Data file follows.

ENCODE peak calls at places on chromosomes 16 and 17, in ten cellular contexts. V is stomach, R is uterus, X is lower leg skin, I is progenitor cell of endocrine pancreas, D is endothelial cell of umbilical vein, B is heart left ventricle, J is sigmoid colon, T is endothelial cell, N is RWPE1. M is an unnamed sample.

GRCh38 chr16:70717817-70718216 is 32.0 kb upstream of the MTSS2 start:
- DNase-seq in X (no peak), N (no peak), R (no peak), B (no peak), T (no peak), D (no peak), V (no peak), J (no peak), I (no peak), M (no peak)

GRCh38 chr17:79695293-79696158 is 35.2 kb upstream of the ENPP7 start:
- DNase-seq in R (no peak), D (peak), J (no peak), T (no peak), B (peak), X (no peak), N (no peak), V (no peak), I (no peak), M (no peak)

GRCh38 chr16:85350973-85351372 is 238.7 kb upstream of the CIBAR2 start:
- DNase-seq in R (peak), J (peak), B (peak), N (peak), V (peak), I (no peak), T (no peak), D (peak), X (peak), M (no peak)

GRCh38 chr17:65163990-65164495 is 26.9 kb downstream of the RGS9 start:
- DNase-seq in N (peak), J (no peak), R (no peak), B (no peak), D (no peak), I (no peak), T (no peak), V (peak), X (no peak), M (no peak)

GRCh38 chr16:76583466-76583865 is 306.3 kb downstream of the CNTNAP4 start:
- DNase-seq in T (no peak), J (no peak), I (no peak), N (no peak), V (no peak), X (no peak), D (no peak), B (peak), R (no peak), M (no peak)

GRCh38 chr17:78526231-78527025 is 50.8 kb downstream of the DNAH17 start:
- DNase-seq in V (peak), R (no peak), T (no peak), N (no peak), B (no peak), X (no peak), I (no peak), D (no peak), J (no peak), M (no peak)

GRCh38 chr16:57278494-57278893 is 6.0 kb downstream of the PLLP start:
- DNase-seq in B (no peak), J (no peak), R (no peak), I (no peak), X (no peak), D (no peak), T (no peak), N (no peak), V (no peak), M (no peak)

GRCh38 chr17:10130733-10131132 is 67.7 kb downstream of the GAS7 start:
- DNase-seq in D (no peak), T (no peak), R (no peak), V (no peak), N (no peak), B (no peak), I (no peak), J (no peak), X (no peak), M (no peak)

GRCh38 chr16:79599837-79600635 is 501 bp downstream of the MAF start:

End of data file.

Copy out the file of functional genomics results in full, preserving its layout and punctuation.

ENCODE peak calls at places on chromosomes 16 and 17, in ten cellular contexts. V is stomach, R is uterus, X is lower leg skin, I is progenitor cell of endocrine pancreas, D is endothelial cell of umbilical vein, B is heart left ventricle, J is sigmoid colon, T is endothelial cell, N is RWPE1. M is an unnamed sample.

GRCh38 chr16:70717817-70718216 is 32.0 kb upstream of the MTSS2 start:
- DNase-seq in X (no peak), N (no peak), R (no peak), B (no peak), T (no peak), D (no peak), V (no peak), J (no peak), I (no peak), M (no peak)

GRCh38 chr17:79695293-79696158 is 35.2 kb upstream of the ENPP7 start:
- DNase-seq in R (no peak), D (peak), J (no peak), T (no peak), B (peak), X (no peak), N (no peak), V (no peak), I (no peak), M (no peak)

GRCh38 chr16:85350973-85351372 is 238.7 kb upstream of the CIBAR2 start:
- DNase-seq in R (peak), J (peak), B (peak), N (peak), V (peak), I (no peak), T (no peak), D (peak), X (peak), M (no peak)

GRCh38 chr17:65163990-65164495 is 26.9 kb downstream of the RGS9 start:
- DNase-seq in N (peak), J (no peak), R (no peak), B (no peak), D (no peak), I (no peak), T (no peak), V (peak), X (no peak), M (no peak)

GRCh38 chr16:76583466-76583865 is 306.3 kb downstream of the CNTNAP4 start:
- DNase-seq in T (no peak), J (no peak), I (no peak), N (no peak), V (no peak), X (no peak), D (no peak), B (peak), R (no peak), M (no peak)

GRCh38 chr17:78526231-78527025 is 50.8 kb downstream of the DNAH17 start:
- DNase-seq in V (peak), R (no peak), T (no peak), N (no peak), B (no peak), X (no peak), I (no peak), D (no peak), J (no peak), M (no peak)

GRCh38 chr16:57278494-57278893 is 6.0 kb downstream of the PLLP start:
- DNase-seq in B (no peak), J (no peak), R (no peak), I (no peak), X (no peak), D (no peak), T (no peak), N (no peak), V (no peak), M (no peak)

GRCh38 chr17:10130733-10131132 is 67.7 kb downstream of the GAS7 start:
- DNase-seq in D (no peak), T (no peak), R (no peak), V (no peak), N (no peak), B (no peak), I (no peak), J (no peak), X (no peak), M (no peak)

GRCh38 chr16:79599837-79600635 is 501 bp downstream of the MAF start: